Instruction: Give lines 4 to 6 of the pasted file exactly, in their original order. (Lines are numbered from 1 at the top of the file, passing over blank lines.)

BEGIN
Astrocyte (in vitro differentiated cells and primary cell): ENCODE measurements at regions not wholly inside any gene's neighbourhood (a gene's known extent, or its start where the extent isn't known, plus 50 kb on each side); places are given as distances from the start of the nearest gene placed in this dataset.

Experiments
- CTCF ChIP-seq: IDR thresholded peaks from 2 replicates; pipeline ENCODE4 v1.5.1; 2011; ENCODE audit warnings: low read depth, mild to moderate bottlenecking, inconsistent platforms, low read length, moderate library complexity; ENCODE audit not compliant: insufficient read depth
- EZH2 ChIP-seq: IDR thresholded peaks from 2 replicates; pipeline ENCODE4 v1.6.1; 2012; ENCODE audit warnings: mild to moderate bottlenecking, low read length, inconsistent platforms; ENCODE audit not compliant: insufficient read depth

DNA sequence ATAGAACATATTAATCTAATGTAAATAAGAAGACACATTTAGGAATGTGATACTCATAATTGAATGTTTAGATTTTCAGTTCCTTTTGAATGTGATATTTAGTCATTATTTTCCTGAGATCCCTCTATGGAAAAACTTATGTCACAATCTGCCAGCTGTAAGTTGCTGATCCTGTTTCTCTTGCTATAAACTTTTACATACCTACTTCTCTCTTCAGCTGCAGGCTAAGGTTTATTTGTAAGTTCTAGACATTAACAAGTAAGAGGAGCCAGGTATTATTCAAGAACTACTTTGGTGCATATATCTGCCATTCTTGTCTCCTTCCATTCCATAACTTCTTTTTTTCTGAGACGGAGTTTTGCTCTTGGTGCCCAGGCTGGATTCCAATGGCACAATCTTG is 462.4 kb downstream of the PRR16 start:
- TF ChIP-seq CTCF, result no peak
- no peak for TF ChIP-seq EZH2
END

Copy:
- EZH2 ChIP-seq: IDR thresholded peaks from 2 replicates; pipeline ENCODE4 v1.6.1; 2012; ENCODE audit warnings: mild to moderate bottlenecking, low read length, inconsistent platforms; ENCODE audit not compliant: insufficient read depth

DNA sequence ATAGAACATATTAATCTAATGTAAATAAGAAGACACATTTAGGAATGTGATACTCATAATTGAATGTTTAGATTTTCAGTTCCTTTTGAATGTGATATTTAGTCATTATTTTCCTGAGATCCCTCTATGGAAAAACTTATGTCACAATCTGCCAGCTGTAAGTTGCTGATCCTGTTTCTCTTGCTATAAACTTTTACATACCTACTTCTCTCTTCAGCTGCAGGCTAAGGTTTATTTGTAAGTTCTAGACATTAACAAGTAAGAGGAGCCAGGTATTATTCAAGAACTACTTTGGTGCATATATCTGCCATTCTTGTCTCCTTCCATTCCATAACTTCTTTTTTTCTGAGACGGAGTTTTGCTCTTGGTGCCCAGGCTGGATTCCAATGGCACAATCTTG is 462.4 kb downstream of the PRR16 start:
- TF ChIP-seq CTCF, result no peak